UAE Military Presence Expands in Africa


The United Arab Emirates has signed an agreement to establish a second foreign military base in the Horn of Africa.

The United Arab Emirates’ second air and naval base in the Horn of Africa will be established in the port city of Berbera, Somaliland.

By Awad Mustafa,

The United Arab Emirates has signed an agreement to establish a second foreign military base in the Horn of Africa.

The new base, according to the source present at the negotiations, will be established at the coastal city of Berbera in Somaliland and will be an air and naval base. According to the government source the MoU was signed in the last week of September when a senior Somaliland delegation was in the UAE.

The self governing semi-autonomous Somaliland and the UAE enjoyed close political, economic and military ties since 2012.

The cooperation between the two countries intensified after the UAE’s involvement in the Yemen operations where the region’s strategic location south of the Bab al Mandeb strait proved crucial to their projection capabilities.

An area of 40km sq compromising of Berbera airport and sea front have been provided to the UAE for a period of 25 years and is renewable, the source added.

The base has been provided in exchange for security training, support and protection to the autonomous region, the source added, providing a much needed security blanket to Somaliland which borders Somalia to the south.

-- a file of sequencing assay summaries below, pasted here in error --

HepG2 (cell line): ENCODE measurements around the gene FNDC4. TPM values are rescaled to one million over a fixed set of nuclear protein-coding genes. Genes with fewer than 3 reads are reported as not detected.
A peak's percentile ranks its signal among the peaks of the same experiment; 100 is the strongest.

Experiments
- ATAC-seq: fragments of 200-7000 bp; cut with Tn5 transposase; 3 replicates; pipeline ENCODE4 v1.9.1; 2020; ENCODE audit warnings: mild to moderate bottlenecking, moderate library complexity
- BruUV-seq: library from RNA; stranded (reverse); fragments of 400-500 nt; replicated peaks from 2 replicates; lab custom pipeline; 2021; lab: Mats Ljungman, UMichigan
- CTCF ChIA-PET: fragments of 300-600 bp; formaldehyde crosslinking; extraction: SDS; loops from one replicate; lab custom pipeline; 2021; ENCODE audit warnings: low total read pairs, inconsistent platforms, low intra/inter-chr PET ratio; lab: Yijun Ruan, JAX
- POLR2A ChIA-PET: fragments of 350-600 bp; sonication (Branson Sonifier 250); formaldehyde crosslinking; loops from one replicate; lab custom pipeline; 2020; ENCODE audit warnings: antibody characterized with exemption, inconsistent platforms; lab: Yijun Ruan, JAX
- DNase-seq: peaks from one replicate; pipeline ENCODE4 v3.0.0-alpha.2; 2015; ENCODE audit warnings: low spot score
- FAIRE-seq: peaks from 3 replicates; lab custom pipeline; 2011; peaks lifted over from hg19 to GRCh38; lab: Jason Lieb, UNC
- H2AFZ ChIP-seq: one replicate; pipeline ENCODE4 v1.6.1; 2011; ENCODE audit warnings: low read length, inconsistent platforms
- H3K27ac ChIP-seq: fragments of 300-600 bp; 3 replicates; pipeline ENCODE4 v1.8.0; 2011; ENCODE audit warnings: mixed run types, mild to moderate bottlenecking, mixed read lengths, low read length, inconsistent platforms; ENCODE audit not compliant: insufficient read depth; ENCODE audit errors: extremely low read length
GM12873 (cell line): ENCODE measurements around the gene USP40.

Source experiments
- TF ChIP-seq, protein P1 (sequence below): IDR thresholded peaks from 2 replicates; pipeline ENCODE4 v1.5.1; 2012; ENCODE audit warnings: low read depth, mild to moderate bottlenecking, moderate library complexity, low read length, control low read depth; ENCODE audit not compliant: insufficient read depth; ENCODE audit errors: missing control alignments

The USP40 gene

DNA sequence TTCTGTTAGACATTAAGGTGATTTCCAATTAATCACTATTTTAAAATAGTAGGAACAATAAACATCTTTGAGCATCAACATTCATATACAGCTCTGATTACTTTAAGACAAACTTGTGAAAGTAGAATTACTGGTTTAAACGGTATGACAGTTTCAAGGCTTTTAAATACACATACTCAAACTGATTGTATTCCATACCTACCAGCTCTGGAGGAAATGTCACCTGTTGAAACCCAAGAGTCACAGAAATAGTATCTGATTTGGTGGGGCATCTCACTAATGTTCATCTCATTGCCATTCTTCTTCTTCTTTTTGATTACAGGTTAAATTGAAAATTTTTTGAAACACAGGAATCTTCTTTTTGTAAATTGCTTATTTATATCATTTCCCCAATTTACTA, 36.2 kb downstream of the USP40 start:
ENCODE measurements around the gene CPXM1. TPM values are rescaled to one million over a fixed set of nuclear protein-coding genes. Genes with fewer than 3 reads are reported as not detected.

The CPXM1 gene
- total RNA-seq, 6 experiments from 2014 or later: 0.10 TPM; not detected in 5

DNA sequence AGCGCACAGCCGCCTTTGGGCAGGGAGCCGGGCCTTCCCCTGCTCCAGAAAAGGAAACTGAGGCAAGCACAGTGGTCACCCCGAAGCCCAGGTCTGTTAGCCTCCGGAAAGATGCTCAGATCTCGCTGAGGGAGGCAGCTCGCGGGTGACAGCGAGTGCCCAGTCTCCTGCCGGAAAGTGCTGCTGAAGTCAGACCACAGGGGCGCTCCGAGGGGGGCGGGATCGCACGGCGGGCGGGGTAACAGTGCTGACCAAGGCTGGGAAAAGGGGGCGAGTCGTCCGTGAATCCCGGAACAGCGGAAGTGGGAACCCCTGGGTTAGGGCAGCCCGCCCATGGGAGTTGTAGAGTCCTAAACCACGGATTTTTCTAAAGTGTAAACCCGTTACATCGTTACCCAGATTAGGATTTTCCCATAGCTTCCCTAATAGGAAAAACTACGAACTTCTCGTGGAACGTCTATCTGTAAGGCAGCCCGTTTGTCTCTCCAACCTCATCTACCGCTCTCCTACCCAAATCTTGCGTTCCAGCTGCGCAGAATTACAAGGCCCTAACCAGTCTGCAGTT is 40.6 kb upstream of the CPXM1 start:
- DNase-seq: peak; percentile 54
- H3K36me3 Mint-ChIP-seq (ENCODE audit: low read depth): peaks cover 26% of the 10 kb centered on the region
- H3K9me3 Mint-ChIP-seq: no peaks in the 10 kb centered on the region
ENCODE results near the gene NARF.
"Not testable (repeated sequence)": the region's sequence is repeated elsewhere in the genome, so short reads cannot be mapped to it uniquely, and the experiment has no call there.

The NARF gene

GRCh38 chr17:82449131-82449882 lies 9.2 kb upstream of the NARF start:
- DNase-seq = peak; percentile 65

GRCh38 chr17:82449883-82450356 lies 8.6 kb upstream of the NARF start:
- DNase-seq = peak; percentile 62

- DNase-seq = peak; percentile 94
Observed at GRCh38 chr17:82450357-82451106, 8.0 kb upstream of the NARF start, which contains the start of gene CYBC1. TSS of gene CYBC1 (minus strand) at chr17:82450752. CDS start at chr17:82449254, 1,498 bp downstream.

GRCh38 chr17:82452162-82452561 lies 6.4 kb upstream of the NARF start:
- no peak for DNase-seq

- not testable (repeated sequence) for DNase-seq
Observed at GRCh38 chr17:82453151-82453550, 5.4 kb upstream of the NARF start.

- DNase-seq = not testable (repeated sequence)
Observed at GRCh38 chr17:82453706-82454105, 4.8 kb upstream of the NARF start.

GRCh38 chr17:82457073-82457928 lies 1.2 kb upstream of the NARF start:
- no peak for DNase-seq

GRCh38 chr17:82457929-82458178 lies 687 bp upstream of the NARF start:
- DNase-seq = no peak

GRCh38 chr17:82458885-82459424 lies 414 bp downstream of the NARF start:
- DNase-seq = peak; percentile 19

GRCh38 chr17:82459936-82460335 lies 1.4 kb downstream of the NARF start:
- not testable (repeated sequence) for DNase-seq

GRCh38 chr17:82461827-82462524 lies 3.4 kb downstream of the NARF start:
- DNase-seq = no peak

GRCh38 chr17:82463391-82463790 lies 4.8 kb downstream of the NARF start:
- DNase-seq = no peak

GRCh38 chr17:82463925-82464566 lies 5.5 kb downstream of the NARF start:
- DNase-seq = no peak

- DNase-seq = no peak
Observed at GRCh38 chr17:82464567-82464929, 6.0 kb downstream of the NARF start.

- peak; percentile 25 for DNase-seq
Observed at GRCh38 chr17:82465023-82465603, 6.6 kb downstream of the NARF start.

Just five kilometres away from the base UAE ports giant, Dubai Ports World, has signed earlier this year a $442 million deal to develop Berbera port. The 30 year deal will see the commercial port expanded and doubled in size next to a large free zone and other infrastructure projects to provide a new gate way to Ethiopia, Africa’s fastest growing economy.

According to Alexander Mello, security analyst at New York based Horizon Client Access the UAE’s plan to operate their Eritrean Assab base simultaneously with the Berbera base is quite plausible.

“Assab is still a pretty austere base, the work the UAE is doing there – especially the the expansion of the hangars and apron and building a new docking facility for UAE vessels 10km north of of current Assab port – is consistent with a long-term UAE presence,” Mello said.

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The UAE has been putting up aircraft shelters and deployed half a squadron of Mirage 2000 fighters to the base in September, Mello added, which again is consistent with a long-term presence.

“They might be speeding up development of Berbera now to have a base out of Houthi missile range. It’s possible Assab will be focused more on supporting ops in Yemen and Berbera will be primarily used for conducting naval and air ops in the Bab al-Mandeb and Gulf of Aden with the U.S. and Egypt,” he said.

Shehab al Makahaleh, political analyst at consultancy group Geostrategic Media, said that despite the UAE previously adopting a cautious foreign policy the recent financial chaos, the Arab Spring and Islamic militancy has forced the UAE to safeguard their national security by securing major sea ports in Africa.

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“The UAE is increasingly focused on projecting military power, the unrest has prompted the UAE to have its own base in the Eritrean port of Assab. In 2015, this simple port was built up from empty desert into a modern airbase, deep-water port, and military training facility,” he said.

Al Makahleh said that “the rapid militarization” in the Horn of Africa by Saudi Arabia, the UAE, Qatar, Turkey, Iran, China, Russia, the UK, France – and the American presence on the west coast – under the aim to preserve the security and stability of the region has turned out to be a competition for its resources.